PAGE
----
Queer Theory and the Jewish Question by Daniel Boyarin, Daniel Itzkovitz, Visit Amazon's Ann
By Daniel Boyarin, Daniel Itzkovitz, Visit Amazon's Ann Pellegrini Page, search results, Learn about Author Central, Ann Pellegrini,
The essays during this quantity boldly map the traditionally resonant intersections among Jewishness and queerness, among homophobia and anti-Semitism, and among queer conception and theorizations of Jewishness. With vital essays through such recognized figures in queer and gender experiences as Judith Butler, Daniel Boyarin, Marjorie Garber, Michael Moon, and Eve Sedgwick, this booklet isn't really loads drawn to revealing -- day out -- "queer Jews" because it is in exploring the advanced social preparations and tactics during which smooth Jewish and gay identities emerged as strains of one another over the past 2 hundred years.
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15 Charcot, the Paris physician and theorist of hysteria after whom Freud was to name his eldest son, drew attention to “the especially marked predisposition of the Jewish race for hysteria”16 and other kinds of mental illness— due, he thought, to inbreeding. 17 Here, too, was a model against which Freud was anxious to define himself; he would be like the French doctor, whom he so much admired, not the (female or Jewish) patients. As for Gilman, she would have found in Weininger’s book an entire chapter of praise for “Emanicipated Women,” with specific mention of Sappho, George Sand, Madame de Staël, George Eliot, and Rosa Bonheur, among others, as individuals who had transcended their debilitating condition of womanhood: “the degree of emancipation and the proportion of maleness in the composition of a woman are practically identical,” he wrote.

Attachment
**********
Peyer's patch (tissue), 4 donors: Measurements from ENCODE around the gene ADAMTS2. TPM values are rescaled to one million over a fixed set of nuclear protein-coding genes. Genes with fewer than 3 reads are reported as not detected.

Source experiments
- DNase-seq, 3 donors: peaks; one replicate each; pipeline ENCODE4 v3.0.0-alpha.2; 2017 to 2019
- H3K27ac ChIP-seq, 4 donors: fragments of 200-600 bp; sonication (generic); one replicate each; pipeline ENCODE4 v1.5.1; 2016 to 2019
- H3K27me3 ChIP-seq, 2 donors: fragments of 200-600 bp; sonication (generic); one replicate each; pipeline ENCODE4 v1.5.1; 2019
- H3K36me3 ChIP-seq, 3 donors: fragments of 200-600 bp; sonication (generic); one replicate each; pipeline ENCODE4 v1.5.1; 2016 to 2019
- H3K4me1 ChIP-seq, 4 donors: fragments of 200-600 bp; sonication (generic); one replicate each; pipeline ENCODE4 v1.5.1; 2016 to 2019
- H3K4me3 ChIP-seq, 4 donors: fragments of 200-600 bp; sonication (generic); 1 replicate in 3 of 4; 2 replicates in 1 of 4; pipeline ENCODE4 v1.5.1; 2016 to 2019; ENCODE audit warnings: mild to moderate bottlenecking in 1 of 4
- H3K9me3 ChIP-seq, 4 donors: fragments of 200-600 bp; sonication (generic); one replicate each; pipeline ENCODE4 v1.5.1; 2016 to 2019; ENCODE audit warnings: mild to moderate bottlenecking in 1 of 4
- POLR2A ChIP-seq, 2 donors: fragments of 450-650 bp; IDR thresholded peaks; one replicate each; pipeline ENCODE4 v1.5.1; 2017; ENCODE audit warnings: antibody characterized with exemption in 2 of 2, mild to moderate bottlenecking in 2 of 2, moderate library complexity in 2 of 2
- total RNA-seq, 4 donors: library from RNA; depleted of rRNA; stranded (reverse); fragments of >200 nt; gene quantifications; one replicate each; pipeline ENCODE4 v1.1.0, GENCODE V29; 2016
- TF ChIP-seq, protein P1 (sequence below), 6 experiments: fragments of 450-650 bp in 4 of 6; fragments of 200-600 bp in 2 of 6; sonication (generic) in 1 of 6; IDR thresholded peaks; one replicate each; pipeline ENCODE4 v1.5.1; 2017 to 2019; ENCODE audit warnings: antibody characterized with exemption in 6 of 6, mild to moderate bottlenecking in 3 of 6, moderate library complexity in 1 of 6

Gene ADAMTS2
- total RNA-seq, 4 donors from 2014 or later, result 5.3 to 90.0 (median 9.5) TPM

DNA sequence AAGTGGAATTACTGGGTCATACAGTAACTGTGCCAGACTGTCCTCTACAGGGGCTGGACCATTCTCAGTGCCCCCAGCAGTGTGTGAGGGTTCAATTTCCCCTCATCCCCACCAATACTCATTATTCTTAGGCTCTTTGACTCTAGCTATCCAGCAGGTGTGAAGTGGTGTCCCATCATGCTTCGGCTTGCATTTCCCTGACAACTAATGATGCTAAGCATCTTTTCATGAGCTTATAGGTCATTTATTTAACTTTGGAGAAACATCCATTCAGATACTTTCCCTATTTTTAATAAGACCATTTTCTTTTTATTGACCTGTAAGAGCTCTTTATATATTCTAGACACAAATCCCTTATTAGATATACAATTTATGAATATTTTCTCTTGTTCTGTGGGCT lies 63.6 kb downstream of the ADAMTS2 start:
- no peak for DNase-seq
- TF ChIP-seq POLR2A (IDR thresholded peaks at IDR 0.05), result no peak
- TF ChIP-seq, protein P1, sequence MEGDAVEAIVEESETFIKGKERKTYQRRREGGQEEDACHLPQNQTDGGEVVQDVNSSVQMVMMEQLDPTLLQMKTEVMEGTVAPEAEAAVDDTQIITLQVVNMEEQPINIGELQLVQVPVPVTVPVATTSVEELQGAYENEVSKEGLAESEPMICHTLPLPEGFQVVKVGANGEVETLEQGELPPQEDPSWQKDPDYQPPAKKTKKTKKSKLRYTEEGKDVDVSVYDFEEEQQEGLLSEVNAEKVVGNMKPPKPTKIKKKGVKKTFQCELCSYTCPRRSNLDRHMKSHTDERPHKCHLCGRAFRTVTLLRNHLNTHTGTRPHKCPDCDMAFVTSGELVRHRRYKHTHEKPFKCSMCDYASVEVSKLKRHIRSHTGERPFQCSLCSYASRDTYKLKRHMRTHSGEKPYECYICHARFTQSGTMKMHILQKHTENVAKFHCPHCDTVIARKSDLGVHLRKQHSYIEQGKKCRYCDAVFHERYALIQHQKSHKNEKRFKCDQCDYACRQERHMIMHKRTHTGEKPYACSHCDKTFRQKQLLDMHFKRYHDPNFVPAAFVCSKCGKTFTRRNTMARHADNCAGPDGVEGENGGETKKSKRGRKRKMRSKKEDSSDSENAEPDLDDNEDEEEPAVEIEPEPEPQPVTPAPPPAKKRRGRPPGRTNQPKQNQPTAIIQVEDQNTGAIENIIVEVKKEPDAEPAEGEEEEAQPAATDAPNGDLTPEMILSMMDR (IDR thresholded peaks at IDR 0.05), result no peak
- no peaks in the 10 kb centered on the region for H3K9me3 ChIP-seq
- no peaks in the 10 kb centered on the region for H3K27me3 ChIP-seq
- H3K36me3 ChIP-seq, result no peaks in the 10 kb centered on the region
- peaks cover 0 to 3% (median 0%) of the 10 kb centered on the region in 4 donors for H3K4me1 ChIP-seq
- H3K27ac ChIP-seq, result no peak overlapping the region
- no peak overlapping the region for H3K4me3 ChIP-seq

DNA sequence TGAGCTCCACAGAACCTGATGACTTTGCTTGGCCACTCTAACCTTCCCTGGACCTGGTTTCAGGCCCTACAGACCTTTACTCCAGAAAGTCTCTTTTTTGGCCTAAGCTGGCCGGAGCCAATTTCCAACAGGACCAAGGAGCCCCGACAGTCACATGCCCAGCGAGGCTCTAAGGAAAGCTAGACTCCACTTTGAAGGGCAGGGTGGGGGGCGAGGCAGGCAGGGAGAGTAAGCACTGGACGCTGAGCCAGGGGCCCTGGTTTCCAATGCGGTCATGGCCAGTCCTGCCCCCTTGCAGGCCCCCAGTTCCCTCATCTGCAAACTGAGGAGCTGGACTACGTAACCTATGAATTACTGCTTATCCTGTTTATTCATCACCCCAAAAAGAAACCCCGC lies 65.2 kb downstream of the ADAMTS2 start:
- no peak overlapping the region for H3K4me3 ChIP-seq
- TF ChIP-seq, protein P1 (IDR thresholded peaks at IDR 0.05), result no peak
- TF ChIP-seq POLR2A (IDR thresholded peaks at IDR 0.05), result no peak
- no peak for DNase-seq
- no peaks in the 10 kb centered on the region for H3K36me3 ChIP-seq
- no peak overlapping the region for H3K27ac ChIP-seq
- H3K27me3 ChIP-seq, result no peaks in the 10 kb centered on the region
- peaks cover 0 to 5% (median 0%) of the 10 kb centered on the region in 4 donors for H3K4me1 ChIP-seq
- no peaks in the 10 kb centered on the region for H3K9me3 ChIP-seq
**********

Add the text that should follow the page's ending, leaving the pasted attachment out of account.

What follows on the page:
In part by the crossing of the dandy and the aesthete—in Proust; in Nightwood’s Baron Felix Volkbein (“still spatted, still wearing his cutaway,” moving “with a humble hysteria among the decaying brocades and laces of the Carnavalet” [9, 11]); in Radclyffe Hall’s figure of the artist Adolphe Blanc, who designed ballets and ladies’ gowns for a living, a homosexual and a “gentle and learned Jew” (The Well of Loneliness, 352)—with the Hasid. The traditional long gown (Shylock’s “Jewish gaberdine”) and uncut hair, the lively gesticulation (and wild, ecstatic dancing) of the Hasidic sect—all these could be regarded as woman-like or “feminine,” as well as simply foreign or alien.
Philadelphia: Temple University Press, 1989. Davidson, Arnold. , Forms of Desire: Sexual Orientation and the Social Constructionist Controversy, 89–132. New York: Routledge, 1992. D’Emilio, John. ” In Henry Abelove, Michèle Aina Barale, and David M. , The Lesbian and Gay Studies Reader, 467–76. New York: Routledge, 1993. Duggan, Lisa. Sapphic Slashers: Sex, Violence, and American Modernity. : Duke University Press, 2000. Ellis, Havelock. Studies in the Psychology of Sex, vol. ” New York: Random House, 1936.